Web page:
The Second Circuit ... clearly sees its job as being to enforce the original bond contract, which has been in default for 11 years. When Argentina proposes something roughly 4,000 days late and a billion dollars short, that’s all the provocation the Second Circuit will need to bring down the hammer and uphold the district court's orders.

Those orders are tough indeed. Commenter “paripassuwatch”, on my original post, notes that the court’s injunctive remedy is "the most powerful enforcement mechanism in the realm of sovereign debt since the era of 'gunboat diplomacy'. Blocking access both to the world payment system and world capital markets is as close one can get to blocking access to trade and customs duties".

These days, as Don Henley famously said, a man with a briefcase can steal more money than any man with a gun — and the Second Circuit is going to hand over to Elliott Associates one of the most powerful briefcase-based weapons the world has ever seen. That doesn’t mean Elliott’s going to get paid, of course. But it does mean that that the hedge fund can essentially turn Argentina into a global economic outcast unless and until that happens.
An "imperialist" policy in the old-fashioned sense, in other words. Salmon further explains how the consequences could apply:

The consequences for Argentina could well be very real and very painful. All governments need to fund themselves, and Argentina is no exception: what’s more, all governments borrow money from foreign investors, by issuing either foreign or domestic debt to those investors. Again, Argentina is no exception — foreign investors have long been a large part of the investor base for Argentine domestic debt. So in theory, losing access to US capital markets might be no big deal: Argentina could simply move all of its funding operations to Buenos Aires.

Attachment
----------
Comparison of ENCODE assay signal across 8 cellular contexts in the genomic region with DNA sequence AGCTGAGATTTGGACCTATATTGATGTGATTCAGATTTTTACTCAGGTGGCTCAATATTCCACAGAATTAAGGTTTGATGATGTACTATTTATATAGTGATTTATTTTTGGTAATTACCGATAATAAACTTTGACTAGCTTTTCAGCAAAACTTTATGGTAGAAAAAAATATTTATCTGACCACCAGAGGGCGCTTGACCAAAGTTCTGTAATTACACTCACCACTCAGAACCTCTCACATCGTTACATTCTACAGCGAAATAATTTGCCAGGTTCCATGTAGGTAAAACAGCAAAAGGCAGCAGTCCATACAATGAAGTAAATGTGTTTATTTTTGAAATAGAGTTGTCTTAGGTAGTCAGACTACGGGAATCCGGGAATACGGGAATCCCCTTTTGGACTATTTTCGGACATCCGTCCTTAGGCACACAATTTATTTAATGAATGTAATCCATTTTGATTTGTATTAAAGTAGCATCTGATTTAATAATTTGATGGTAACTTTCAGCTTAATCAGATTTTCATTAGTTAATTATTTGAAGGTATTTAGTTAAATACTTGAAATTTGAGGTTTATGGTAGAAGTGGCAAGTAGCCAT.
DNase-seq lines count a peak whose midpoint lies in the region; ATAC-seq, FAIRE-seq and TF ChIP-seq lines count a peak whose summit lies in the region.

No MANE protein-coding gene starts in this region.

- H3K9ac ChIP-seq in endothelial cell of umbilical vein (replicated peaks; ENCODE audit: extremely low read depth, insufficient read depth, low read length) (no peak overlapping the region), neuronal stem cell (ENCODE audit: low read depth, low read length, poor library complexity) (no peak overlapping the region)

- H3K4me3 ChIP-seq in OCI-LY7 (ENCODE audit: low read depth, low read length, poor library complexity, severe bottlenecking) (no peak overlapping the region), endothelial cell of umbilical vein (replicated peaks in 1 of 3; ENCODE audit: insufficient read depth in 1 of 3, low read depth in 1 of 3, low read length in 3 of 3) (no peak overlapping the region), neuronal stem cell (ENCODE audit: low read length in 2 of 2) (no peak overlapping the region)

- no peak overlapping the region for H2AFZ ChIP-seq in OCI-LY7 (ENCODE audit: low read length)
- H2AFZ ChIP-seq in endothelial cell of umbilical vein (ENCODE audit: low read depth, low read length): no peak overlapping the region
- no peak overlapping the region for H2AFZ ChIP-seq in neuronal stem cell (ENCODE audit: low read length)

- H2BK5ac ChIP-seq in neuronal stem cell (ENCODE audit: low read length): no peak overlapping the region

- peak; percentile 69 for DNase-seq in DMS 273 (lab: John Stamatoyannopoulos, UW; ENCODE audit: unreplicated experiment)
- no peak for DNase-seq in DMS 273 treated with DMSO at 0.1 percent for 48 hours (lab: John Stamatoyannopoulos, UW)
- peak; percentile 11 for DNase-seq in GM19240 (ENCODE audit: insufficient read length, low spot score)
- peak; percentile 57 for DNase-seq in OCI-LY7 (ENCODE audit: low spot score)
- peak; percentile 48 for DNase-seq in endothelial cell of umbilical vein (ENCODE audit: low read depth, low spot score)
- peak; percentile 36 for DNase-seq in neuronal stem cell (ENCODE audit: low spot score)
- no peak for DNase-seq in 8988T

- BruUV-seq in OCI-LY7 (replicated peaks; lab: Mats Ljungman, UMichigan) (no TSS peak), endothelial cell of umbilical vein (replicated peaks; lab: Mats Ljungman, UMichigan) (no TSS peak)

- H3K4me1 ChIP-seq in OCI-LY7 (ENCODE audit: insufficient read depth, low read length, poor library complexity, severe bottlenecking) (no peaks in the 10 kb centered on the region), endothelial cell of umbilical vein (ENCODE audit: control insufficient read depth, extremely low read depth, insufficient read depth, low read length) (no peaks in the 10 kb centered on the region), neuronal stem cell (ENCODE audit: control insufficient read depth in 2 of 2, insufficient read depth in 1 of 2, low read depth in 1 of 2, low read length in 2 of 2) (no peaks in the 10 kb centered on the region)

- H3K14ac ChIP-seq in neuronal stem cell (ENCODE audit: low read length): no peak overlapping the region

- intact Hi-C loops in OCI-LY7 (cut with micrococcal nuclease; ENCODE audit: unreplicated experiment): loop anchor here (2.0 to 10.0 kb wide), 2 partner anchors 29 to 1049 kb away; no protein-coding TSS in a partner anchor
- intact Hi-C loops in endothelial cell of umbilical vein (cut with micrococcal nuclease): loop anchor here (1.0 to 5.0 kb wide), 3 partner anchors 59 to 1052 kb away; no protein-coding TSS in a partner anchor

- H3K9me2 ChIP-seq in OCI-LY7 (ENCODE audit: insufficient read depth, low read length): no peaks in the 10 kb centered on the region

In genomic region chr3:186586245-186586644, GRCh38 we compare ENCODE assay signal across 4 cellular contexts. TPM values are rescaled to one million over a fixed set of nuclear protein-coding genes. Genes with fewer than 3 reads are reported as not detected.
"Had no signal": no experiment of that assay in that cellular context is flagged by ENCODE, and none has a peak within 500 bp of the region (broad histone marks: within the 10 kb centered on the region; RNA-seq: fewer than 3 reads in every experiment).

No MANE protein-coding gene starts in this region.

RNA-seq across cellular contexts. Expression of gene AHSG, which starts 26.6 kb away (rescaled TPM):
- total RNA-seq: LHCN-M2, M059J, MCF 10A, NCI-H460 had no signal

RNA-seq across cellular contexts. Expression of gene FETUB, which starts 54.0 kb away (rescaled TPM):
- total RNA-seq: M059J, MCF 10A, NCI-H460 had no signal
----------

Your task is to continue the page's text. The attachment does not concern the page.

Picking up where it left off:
In practice, however, as DanielKoehler, another commenter, says, things are more complicated than that. Foreign investors tend to want dollar-denominated debt, and whenever you’re dealing in dollars, various intermediaries are going to be transferring those dollars into a US bank account. Similarly, Bank of New York, as the trustee for the bondholders who are receiving interest payments right now, would have to be involved somehow in any attempt to exchange those bonds for new domestic bonds. In both cases, US institutions could find themselves at risk of being found in contempt of court in New York, and might well refuse to cooperate with Argentina.
Argentina responded to the 2nd Circuit's decision by offering the vulture funds the same deal all the rest of the bondholders of that time got. Now the issue is before the Robert Court.

Anna Yukhananov article discusses the political background of the IMF's declining to file a brief on Argentina's behalf:

The Fund is no great friend of Latin America's third-biggest economy, and the two have clashed in recent years over the accuracy of Argentina's economic data. The IMF's board in February formally reprimanded Argentina for its lack of progress in improving inflation and GDP data. The country could face board sanctions in November , barring it from voting on IMF policies or accessing financing.

Argentina has cut all financial ties with the IMF and relations between them have steadily deteriorated since Argentina's 2001-2002 debt crisis, which the centre-left government and many ordinary Argentines blame on IMF policies.
Lots of bad blood between Argentina and the IMF right now. Nevertheless, the IMF has made it clear that it backs the Argentine position in this case.